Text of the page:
By Kyle Barr
There — on the battlefield — the Stormcast Eternals, bronze warriors crafted from lightning and forged by a god, stand with warhammers clenched in armored fists. Their boots shake the ground as they march forward, and their leader, a Lord Celestant, wields the power of celestial energies and is mounted on a Stardrake, a hulking, dragonlike being of taught muscles and scales harder than steel.
Across the field the sound of malevolent drums beat, making the sky pulse like a frantic heart. A dark and infernal energy swirls above the heads of the opposing army, the frayed host known as the Blades of Khorne. They stalk forward with axe in hand and slaughter on their minds. Dressed in obscene symbols and blood red armor, they pay tribute to a god of chaos that grants his disciples power as long as they only kill, maim and burn. The two armies clash up and down the field, as order and chaos struggle in an unremitting conflict.
Then Huntington resident Ian Craig takes a step back. That field of battle is just a table made from insulation foam and sand. The soldiers are just pieces of plastic less than 1/32 the scale of a human being. It’s all a game called Warhammer: Age of Sigmar, which uses dice and tape measurements to decide the outcome of a battle instead of martial prowess.
Craig is a professional miniature artist, and all those figures and terrain below him took hours upon hours of painstaking work to build and then paint, but it is a love for a craft he perfected since he was a kid, and a love of a game that has helped him find lifelong friends.
“That is what I enjoy most –— when you have this all together, the game transcends a board game, it becomes its own experience,” said Craig during a recent tour of his studio. “It’s really quite a different experience with that kind of beautiful terrain with those kinds of well-painted armies. One of the greatest things about this is we’ve lost, in general, so much of the connectivity between people.”
But it is perspective that matters. In terms of miniature war-gaming, looking at things at such a small scale, perspective is everything. The table and miniatures are so detailed because in it, while playing, everything becomes immersive. The game becomes more than a game; it becomes a narrative that unfolds with each decision and roll of the dice. “My favorite thing is sharing the hobby, and I think why I’m doing this primarily is because most people don’t get the full experience,” Craig explained.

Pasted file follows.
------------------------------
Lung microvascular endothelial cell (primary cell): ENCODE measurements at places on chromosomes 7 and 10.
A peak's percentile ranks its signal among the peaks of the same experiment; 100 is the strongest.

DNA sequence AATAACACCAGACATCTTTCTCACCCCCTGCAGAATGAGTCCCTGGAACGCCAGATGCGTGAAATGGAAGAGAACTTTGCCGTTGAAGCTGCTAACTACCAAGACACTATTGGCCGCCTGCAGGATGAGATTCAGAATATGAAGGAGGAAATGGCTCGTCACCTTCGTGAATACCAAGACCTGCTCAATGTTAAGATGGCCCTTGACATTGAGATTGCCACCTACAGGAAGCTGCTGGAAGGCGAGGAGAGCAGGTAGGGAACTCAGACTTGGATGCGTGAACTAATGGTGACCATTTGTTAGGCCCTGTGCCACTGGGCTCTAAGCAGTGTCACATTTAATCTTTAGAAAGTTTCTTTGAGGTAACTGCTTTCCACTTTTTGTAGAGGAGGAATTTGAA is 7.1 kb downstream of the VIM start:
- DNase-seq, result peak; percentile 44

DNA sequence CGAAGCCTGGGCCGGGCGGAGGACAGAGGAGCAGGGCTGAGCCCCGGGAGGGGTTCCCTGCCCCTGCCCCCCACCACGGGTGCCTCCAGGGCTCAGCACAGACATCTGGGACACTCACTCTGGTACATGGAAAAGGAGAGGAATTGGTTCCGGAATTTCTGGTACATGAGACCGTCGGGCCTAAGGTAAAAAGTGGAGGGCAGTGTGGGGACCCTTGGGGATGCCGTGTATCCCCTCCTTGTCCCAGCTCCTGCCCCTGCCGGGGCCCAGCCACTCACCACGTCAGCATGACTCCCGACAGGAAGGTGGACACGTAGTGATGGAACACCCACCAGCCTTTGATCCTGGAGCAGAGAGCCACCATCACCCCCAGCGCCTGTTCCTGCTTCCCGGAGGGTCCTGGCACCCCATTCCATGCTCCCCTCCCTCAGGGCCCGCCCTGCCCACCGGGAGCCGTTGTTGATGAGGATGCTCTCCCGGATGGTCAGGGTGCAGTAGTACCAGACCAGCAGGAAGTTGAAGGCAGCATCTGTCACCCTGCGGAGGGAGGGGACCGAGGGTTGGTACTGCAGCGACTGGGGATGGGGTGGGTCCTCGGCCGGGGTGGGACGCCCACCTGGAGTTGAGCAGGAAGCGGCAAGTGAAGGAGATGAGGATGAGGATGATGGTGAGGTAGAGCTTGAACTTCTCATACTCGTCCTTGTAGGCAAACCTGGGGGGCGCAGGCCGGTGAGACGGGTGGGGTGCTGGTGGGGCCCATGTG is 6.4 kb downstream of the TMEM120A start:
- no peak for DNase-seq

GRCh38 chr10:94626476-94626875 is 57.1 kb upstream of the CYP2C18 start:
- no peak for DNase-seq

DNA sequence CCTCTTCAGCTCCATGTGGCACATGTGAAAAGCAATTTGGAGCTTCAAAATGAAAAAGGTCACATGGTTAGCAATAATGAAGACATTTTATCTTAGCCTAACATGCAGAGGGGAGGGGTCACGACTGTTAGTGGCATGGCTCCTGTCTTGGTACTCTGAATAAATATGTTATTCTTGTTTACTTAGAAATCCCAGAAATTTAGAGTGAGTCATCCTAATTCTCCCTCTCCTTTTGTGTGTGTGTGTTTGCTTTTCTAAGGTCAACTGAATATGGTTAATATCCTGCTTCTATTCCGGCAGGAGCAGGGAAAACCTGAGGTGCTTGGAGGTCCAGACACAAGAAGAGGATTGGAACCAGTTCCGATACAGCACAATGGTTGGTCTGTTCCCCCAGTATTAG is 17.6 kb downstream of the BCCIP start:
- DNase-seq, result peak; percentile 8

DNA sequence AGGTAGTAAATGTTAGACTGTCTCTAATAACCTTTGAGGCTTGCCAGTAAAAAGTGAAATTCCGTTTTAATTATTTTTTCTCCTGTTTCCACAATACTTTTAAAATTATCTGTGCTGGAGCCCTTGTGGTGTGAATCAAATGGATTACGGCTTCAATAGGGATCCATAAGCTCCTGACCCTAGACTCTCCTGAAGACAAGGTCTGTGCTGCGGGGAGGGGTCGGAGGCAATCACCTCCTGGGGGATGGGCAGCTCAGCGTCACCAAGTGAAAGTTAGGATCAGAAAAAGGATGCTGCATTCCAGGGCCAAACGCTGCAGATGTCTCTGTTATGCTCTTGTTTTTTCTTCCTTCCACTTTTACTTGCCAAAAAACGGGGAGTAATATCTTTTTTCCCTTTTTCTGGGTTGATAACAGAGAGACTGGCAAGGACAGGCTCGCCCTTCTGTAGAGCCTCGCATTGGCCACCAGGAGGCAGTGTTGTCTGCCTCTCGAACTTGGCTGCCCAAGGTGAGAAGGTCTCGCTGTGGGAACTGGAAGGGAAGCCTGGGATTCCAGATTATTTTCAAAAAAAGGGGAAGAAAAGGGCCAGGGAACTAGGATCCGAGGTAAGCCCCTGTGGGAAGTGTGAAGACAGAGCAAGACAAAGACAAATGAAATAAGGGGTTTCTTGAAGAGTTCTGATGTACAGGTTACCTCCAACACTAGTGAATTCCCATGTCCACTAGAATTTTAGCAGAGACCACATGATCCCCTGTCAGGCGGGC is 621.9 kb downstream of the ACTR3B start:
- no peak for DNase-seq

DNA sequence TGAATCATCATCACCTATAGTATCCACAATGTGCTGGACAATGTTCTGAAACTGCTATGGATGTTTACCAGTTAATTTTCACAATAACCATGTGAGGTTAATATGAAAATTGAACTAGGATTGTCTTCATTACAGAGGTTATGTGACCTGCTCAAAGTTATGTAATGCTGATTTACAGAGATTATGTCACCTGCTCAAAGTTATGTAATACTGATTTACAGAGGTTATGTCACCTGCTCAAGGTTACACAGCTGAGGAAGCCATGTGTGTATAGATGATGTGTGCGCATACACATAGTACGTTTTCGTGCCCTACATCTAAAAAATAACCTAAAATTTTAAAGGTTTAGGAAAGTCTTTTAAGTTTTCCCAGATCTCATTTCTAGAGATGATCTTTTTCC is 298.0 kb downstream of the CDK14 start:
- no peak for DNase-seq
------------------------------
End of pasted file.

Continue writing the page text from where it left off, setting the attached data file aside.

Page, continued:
Now the professional artist wants to turn a portion of his property into a gaming club, one that can facilitate all kinds of gamers, from old hands to young novices. Craig, who recently opened a painting studio called Old Well Miniature Studio in his home, said the game brings people together, and he envisions a space that has the beauty, narrative and immersion that makes the game come alive. “I want people to walk in, start playing and feel like they’re right in those books,” he stressed. “The place will be built to be an immersive experience.”
Until recently, Craig was a teacher at the nonprofit Love of Learning Montessori private school in Centerport, where his wife Lille has recently been named director. Ongoing seizures have forced him to leave teaching, and he misses the kids whom he got to know from first grade all the way to fifth grade. But this hobby-turned-profession has long been Craig’s way to look at things differently.
The setting of the game borrows elements from history, but plainly the entire thing is ridiculous. Warhammer’s tone in particular is so dark, despairing, yet ludicrous all at once. The game has been a way for the Huntington resident to enjoy something that does not take itself so seriously.
“It was my escape,” Craig said. “You can mirror your own life situations with that theme, then laugh at it and turn it into something humorous.”
It is a mindset that allows the artist to turn out project after project. Craig spent several years in the early 2000s as a miniature artist for Games Workshop, the company that makes Warhammer: Age of Sigmar and its sister product Warhammer 40,000.
“As an adult I got good at it,” Craig said. “I would go so far as to say it is not an obsession. It’s becoming a profession.” He is still working on his designs and is waiting for the necessary space to become available, but in the future, he already has plans for tournaments, community painting sessions and even after-school programs for kids.
Craig sees many advantages to learning a game like this, especially as a teacher. “You’re teaching fine motor skills, patience, math, reading comprehension to read these rules, interacting, being able to discuss something and come to a consensus, being able to communicate with different people, tactics and imagination, are all engaged on so many levels,” he said.
By next year Craig envisions the 1,500 square feet of space will make you feel like you’re stepping into another reality, straight out of a Tolkien-esque fantasy story. The space will include a downstairs area for war-games with multiple tables, and the upstairs for a role-playing game library, a separate rentable room for role-playing sessions and the ability to videotape and live stream games so they could post them online.
Even with all that work, Craig doesn’t plan to make much money for this venture, and only needs enough funds to keep the lights on because when all the miniatures are out on the table, with armor-clad warriors stomping through the brush, yelling battle cries and swinging axes the size of an average-sized human being, it reminds Craig what has made the whole thing such a lasting passion.
“There’s so much to this hobby that’s so good,” Craig said. “We have a community that needs something like this.”